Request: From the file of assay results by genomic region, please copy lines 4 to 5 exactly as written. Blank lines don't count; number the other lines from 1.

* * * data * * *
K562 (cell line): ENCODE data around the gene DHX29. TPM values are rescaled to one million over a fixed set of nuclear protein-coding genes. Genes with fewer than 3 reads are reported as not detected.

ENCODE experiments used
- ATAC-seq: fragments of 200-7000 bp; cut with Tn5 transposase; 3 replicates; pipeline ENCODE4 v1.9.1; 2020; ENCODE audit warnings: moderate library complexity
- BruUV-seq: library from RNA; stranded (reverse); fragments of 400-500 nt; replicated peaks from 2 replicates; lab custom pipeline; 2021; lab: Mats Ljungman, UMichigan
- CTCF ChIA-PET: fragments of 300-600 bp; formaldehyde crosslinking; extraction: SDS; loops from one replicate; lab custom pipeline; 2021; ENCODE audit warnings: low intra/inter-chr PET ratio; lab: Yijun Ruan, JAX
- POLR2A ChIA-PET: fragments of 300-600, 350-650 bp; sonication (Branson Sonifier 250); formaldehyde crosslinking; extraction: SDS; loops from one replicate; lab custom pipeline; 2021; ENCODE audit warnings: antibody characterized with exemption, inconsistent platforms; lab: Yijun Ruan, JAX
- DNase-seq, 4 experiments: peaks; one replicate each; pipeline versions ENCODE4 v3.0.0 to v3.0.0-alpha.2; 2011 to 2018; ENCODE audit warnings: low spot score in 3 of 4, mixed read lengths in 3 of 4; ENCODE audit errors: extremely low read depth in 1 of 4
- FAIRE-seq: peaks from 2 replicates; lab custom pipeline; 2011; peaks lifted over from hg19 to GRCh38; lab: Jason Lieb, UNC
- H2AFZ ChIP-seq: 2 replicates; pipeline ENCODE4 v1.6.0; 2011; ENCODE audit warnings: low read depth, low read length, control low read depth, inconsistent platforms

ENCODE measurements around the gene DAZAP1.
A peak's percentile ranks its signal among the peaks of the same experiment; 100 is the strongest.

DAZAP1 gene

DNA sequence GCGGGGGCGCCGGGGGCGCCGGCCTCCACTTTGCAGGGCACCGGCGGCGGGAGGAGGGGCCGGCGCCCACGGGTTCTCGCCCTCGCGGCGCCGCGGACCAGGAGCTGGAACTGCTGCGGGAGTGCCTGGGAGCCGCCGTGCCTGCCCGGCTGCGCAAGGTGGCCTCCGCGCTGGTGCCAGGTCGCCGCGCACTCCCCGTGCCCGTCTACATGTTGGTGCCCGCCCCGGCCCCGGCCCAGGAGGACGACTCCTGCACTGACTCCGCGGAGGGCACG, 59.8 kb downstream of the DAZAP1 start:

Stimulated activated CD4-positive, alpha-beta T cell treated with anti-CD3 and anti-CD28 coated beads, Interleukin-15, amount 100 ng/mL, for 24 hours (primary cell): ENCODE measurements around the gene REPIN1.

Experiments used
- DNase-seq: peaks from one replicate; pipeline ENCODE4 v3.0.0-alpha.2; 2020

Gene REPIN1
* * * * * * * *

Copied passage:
- BruUV-seq: library from RNA; stranded (reverse); fragments of 400-500 nt; replicated peaks from 2 replicates; lab custom pipeline; 2021; lab: Mats Ljungman, UMichigan
- CTCF ChIA-PET: fragments of 300-600 bp; formaldehyde crosslinking; extraction: SDS; loops from one replicate; lab custom pipeline; 2021; ENCODE audit warnings: low intra/inter-chr PET ratio; lab: Yijun Ruan, JAX